“Stop work and Rally” said the posters, and they did – certainly the largest protest on Melbourne’s streets since the anti-war march of 14 Feb 2003, and biggest union demonstration since the Kennett days.
Proceedings began according to tradition with speeches at Trades Hall, beginning with Mary Bluett for the education workers – today was their 10th birthday – and Lisa Fitzpatrick of the nurses. But the streets were already crowded long before, with the largest assembly of MFB workers anybody could remember seeing, massing further up Victoria Parade before joning the march with their magnificent banner. But the length of the march still took me unawares – it set off pretty much at the scheduled time of 10.30, and the tail end arrived at Bourke St at 11.38 – and the rest of Swanston St was then blocked as far as Flinders St station. By the time I got down to Flinders St via laneways the speeches – including an address by Federal ALP leader Kim Beazley – were just winding up, and I had met quite a few marchers who had evidently decided to go home rather than listen to him … (I overheard one saying he had been hoping to see him – Beazley – dragged off the truck.) That was also when the rain began to kick in.
A feature of this rally, like the big anti-war one, was the number and range of groups represented, including a large number from regional Victoria, and also the number of individuals who had taken the time to express their feelings through home-made placards.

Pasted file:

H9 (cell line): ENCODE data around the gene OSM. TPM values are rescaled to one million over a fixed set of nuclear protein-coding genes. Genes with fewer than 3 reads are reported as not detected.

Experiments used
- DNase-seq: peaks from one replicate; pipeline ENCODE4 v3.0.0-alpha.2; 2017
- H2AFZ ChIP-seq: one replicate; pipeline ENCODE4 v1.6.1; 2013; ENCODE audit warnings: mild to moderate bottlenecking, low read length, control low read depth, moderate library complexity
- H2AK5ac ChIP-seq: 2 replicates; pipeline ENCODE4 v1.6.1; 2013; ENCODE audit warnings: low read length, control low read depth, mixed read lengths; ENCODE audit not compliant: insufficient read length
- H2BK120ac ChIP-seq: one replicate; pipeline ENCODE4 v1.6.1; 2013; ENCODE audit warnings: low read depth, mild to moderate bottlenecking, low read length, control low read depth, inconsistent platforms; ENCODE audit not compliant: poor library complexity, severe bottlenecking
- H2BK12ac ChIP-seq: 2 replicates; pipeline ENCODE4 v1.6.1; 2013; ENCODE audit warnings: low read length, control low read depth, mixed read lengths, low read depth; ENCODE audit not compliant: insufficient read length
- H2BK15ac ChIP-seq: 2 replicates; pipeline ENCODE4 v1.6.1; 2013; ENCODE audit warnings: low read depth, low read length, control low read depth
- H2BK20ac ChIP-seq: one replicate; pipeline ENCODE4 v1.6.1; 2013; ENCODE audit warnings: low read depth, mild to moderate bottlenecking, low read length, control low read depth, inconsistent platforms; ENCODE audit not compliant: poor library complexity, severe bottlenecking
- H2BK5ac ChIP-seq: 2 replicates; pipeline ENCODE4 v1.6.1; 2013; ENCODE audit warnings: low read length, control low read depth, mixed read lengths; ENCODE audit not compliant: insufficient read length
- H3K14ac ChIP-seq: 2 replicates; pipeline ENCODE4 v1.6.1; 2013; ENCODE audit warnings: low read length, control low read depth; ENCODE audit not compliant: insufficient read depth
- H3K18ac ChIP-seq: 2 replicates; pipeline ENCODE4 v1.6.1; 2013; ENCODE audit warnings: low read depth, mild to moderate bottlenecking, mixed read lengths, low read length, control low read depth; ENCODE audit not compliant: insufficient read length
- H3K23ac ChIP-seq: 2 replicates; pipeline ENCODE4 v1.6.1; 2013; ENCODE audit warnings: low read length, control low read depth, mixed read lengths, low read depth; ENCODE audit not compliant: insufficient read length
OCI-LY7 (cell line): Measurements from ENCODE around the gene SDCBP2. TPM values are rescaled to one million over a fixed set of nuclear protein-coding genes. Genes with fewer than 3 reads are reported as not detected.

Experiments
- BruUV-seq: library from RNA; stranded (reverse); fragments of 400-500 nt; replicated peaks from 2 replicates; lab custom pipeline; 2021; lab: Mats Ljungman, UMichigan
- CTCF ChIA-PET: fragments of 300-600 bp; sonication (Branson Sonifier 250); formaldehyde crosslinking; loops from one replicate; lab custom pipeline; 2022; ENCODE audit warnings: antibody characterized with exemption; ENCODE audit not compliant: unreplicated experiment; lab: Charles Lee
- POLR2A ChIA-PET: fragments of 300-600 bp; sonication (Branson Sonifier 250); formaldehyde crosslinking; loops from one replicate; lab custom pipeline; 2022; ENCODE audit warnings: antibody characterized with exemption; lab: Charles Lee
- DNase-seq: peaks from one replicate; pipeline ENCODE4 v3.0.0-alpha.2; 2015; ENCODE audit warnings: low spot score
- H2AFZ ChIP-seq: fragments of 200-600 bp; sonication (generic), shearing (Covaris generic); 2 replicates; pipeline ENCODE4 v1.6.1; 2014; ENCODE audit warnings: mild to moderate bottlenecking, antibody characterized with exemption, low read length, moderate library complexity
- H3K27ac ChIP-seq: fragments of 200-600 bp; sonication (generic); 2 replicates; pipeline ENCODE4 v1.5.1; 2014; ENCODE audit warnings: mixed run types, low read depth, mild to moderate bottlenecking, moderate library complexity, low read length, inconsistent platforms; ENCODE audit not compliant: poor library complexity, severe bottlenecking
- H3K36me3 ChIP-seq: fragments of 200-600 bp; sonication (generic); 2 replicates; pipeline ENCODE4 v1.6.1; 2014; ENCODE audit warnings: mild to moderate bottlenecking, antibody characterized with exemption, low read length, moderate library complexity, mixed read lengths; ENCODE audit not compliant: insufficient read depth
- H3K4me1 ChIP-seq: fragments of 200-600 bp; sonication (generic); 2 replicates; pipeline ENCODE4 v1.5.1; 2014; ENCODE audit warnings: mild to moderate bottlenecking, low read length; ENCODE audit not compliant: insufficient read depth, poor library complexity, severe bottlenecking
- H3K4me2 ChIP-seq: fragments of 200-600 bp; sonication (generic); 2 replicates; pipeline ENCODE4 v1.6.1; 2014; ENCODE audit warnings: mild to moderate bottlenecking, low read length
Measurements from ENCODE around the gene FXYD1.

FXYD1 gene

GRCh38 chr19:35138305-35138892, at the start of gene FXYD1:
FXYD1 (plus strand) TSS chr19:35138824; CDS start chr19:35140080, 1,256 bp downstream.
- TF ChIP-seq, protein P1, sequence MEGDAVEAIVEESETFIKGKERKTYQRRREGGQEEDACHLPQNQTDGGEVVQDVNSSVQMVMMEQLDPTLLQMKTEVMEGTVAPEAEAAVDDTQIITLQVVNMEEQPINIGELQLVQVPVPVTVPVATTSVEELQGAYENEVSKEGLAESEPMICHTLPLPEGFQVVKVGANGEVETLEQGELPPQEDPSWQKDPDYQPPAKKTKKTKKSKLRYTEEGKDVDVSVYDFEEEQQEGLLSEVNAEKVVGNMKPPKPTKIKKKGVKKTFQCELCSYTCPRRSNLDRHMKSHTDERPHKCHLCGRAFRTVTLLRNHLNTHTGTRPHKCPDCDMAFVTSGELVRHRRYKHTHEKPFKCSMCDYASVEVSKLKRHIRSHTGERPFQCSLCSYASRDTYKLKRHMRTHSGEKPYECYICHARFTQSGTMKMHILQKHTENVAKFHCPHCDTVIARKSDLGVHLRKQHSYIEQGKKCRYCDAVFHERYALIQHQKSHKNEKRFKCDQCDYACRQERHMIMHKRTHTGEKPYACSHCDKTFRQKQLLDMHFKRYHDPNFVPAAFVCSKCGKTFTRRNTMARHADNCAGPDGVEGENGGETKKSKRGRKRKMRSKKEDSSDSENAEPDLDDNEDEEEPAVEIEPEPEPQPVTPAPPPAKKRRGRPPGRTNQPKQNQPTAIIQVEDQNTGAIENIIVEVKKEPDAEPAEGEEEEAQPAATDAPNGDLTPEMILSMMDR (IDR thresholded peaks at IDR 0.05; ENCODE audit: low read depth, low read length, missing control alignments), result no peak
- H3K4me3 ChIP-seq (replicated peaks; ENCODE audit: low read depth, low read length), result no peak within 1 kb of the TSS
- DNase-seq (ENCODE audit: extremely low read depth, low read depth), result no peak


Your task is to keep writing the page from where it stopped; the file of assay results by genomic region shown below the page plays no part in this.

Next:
At the major anti-VSU rally back in April, CFMEU leader Martin Kingham issued a challenge to students to support this rally, saying “Your fight is our fight”. I saw one group that had clearly answered the call, and there were obviously a lot of young people in the march, but surely room for improvement on that score.
[Other reports of the day originally referred to here, eg on Melbourne Indymedia and the Trades Hall website, have unfortunately since become unavailable.]
Even before the march set off the leading banner was well down Russell Street towards La Trobe Street. Health workers led the way:
Education unions, especially the NTEU, were a major component of the rally, along with construction workers and the health sector:
As well as the representatives of the TCFUA there was also this reminder of a particularly vulnerable group – outworkers: